It is well-established that modifiable, lifestyle-related behaviors including smoking, alcohol, diet, and physical activity greatly contribute to the risk of most common physical health conditions. The recent, almost epidemic increase in the prevalence of diseases associated with these health behaviors, especially hypertension, type 2 diabetes, cardiovascular disease (CVD), and growing disparities in the burden of these conditions across racial and ethnic groups, highlights the urgency of developing effective prevention strategies - however, few intervention studies have produced long-term changes in lifestyle and behaviors. Addressing an omission in existing behavioral intervention models, we propose that what is needed is an examination of behavioral change in the context of the interrelationships among health behaviors, sources of and coping responses to chronic stress, and their influence on physical and mental health. This proposal is motivated by a robust literature that indicates blacks in the US are more likely to engage in poor health behaviors (i.e., tobacco smoking, diets high in fat and carbohydrates, excessive alcohol use) and, expectedly, experience disproportionate burdens of common physical health conditions associated with these behaviors, including CVD and diabetes, relative to non-Hispanic whites - paradoxically, however, population-based and clinic studies have consistently found that blacks, in comparison to whites, have the same or lower rates of most mental disorders, even while experiencing higher rates of psychological distress. We theorize that a defined set of health-related stress-coping strategies (i.e., tobacco smoking, diets high in fat and carbohydrates, excessive alcohol use, etc) have a two-pronged effect that helps to account for this counterintuitive patterning. First, we suggest that these behaviors act on the hypothalamic-pituitary-adrenal (HPA) axis and related stress- hormonal systems which influences the subjective experience and development of stress-associated psychiatric disorder. Second, we believe that the effects of these poor behaviors on pathophysiology, combined with direct effects of stressful living conditions over the life-course, contribute to disproportionate burden of chronic physical health problems among blacks. Succinctly, we propose that blacks and other individuals from highly stressed populations "buy" their relative, comparatively positive rates of mental disorders at the expense of their deteriorating physical health. Therefore, this framework suggests that adherence to traditional preventative care, specifically involving changes in behavioral lifestyle, can lead to a perverse result: improvements in physical health but worsening of mental health. We will extend this line of research and assess the effect of traditional preventative care among three categories of type 2 diabetes patients: 1) pre- or borderline;2) early onset;and, 3) poorly-controlled. In the proposed accelerated longitudinal design we will examine the inter-relationships among stress, health behaviors, and physical and mental health at three distinct points of diabetes progression.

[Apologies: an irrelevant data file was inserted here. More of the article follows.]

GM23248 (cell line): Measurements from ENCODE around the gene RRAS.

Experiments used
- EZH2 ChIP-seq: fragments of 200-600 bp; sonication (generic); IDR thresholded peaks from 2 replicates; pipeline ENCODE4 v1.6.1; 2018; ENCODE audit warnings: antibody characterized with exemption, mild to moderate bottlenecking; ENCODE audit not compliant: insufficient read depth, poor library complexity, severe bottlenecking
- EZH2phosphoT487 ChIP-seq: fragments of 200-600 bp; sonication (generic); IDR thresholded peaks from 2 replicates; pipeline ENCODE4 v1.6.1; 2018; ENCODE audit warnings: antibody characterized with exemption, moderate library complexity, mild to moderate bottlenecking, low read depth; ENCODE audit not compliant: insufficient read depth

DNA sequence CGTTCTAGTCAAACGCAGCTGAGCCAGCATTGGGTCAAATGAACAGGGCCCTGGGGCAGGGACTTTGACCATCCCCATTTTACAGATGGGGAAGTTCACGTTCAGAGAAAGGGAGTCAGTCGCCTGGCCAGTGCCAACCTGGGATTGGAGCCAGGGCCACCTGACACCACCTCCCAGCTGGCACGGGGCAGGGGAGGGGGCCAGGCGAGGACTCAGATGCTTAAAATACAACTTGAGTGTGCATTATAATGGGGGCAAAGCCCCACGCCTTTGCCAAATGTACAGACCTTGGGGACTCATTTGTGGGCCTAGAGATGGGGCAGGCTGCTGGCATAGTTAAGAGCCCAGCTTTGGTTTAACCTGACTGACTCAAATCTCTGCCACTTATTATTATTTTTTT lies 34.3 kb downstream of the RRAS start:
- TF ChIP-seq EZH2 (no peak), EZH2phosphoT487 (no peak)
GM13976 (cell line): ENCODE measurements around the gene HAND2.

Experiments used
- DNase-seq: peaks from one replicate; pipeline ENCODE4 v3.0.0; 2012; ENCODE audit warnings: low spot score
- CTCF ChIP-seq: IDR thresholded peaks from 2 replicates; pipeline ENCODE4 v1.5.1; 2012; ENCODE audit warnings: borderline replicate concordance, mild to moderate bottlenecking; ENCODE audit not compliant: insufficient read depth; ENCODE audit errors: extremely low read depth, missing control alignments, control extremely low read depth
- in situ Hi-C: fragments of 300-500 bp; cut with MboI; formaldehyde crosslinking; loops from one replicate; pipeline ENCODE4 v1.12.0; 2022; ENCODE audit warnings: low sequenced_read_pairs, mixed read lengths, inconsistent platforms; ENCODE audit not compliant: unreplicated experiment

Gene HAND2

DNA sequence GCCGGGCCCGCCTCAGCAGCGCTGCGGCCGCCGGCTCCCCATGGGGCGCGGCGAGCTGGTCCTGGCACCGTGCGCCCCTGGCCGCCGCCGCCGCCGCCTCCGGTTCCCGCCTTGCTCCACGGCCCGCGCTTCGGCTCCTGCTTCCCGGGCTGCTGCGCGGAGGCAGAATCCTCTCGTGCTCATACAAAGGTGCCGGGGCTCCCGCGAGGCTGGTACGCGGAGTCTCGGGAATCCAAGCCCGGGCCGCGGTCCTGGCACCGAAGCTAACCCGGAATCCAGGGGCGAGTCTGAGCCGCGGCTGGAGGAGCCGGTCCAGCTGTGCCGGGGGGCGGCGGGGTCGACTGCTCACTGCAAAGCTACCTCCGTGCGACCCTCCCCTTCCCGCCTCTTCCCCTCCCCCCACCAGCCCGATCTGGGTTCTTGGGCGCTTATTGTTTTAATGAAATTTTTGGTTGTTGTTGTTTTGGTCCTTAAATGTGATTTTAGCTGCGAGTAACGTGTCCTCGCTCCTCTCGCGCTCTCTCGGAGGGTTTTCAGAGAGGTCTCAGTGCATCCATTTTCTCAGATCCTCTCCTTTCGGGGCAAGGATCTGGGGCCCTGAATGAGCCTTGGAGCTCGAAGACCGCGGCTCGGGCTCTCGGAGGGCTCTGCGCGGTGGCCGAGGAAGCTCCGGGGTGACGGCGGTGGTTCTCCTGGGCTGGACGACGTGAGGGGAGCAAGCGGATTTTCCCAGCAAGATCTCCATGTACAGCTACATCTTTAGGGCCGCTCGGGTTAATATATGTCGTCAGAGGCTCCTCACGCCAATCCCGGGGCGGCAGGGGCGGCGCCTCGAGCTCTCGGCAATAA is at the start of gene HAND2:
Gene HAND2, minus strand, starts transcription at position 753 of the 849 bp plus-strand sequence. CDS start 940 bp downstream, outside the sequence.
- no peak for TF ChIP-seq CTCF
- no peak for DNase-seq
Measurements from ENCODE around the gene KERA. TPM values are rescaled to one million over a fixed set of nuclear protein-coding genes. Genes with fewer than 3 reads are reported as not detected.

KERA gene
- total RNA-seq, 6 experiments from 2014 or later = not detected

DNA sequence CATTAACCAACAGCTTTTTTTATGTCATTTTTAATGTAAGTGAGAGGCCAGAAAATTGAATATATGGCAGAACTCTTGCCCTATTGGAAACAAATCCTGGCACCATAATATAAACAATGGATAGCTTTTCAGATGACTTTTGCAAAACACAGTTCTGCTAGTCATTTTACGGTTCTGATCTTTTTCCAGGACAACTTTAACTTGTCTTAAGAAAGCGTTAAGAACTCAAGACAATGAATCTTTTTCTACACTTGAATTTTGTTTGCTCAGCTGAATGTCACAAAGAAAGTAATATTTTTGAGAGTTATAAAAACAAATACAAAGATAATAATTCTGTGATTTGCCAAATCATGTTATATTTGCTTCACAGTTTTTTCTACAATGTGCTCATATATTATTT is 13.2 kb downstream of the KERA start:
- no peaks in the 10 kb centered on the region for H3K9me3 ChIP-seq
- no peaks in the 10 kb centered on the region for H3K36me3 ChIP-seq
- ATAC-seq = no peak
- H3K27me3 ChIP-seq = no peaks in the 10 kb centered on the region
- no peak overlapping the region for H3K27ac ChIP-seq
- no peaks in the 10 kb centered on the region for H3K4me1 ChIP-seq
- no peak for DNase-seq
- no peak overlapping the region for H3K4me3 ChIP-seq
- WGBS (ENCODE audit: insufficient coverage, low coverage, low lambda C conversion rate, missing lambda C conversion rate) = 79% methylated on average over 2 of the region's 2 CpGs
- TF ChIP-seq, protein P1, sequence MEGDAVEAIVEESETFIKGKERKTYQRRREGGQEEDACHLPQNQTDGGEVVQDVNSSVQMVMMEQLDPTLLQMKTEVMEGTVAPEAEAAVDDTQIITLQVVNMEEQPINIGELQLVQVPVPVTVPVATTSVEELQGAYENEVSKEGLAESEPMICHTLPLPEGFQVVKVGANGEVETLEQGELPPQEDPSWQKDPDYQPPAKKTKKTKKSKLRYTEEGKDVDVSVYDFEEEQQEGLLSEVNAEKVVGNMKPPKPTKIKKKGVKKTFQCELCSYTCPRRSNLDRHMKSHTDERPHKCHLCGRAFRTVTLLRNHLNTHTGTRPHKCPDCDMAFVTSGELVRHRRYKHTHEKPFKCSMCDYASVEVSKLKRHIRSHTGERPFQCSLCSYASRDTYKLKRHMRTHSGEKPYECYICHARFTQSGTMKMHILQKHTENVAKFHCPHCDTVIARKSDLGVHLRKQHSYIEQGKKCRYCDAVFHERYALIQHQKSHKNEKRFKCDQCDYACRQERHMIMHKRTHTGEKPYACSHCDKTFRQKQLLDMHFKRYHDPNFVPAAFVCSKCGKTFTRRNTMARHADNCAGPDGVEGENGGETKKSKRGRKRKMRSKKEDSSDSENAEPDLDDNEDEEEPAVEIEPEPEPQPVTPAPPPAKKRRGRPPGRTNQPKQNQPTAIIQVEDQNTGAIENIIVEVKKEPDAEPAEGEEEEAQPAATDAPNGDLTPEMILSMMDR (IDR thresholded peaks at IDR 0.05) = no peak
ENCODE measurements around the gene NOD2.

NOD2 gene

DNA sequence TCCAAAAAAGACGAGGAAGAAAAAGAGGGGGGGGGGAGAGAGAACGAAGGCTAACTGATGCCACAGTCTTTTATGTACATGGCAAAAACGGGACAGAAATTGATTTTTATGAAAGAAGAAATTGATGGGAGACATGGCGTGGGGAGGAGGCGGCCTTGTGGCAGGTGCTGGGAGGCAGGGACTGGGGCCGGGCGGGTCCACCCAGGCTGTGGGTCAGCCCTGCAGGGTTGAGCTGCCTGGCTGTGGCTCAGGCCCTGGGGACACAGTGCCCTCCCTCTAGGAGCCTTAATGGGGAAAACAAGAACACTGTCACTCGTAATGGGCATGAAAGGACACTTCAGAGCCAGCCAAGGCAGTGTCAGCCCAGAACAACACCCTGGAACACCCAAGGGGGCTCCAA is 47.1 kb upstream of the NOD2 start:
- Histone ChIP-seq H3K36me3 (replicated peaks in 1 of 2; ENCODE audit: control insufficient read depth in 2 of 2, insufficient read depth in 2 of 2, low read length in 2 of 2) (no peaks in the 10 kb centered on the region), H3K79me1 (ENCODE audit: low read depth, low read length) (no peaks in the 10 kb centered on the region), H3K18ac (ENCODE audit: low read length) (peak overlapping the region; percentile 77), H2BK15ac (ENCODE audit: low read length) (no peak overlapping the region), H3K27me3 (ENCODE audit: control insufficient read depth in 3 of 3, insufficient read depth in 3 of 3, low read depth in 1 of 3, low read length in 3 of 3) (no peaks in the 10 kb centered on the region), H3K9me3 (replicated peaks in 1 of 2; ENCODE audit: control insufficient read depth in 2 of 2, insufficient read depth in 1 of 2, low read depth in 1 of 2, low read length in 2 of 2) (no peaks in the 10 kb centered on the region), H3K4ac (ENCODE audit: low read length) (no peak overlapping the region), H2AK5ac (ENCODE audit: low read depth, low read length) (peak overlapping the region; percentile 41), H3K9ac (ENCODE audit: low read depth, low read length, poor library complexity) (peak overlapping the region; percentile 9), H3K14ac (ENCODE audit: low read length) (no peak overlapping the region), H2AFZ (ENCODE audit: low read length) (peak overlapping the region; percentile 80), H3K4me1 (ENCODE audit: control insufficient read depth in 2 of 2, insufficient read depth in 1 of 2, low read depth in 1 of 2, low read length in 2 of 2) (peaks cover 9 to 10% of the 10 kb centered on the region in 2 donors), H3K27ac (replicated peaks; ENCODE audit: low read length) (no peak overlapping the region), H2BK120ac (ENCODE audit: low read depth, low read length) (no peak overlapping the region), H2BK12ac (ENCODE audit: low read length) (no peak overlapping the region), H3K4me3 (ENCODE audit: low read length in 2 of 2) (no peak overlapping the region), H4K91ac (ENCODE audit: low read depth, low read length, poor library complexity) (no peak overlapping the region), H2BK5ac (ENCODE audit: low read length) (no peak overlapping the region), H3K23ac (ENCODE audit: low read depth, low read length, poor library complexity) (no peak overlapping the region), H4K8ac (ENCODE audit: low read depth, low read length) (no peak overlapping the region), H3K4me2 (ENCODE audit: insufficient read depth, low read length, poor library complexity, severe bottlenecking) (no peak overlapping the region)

Public Health Relevance

Type 2 diabetes and its associated risk factors such as hypertension and heart disease continue to top the domestic and international public health agendas. The diagnoses of these conditions are invariably followed by recommendations for extensive behavioral modifications. In all cases rates of long-term adherence to recommended healthy behavioral changes are spotty at best, both intra-and inter-individually. We believe that physical and mental health disparities are linked to the lack of behavioral change adherence. The findings of this study will help anticipate, understand, and identify informal and formal programs and public health policies needed to address the physical and mental health challenges facing the growing epidemic of related cardiovascular and metabolic disorders in the U.S. and other developed and developing countries.

National Institute of Health (NIH)
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Special Emphasis Panel (ZMD1)
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Alvidrez, Jennifer L
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University of Michigan Ann Arbor
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Ann Arbor
United States
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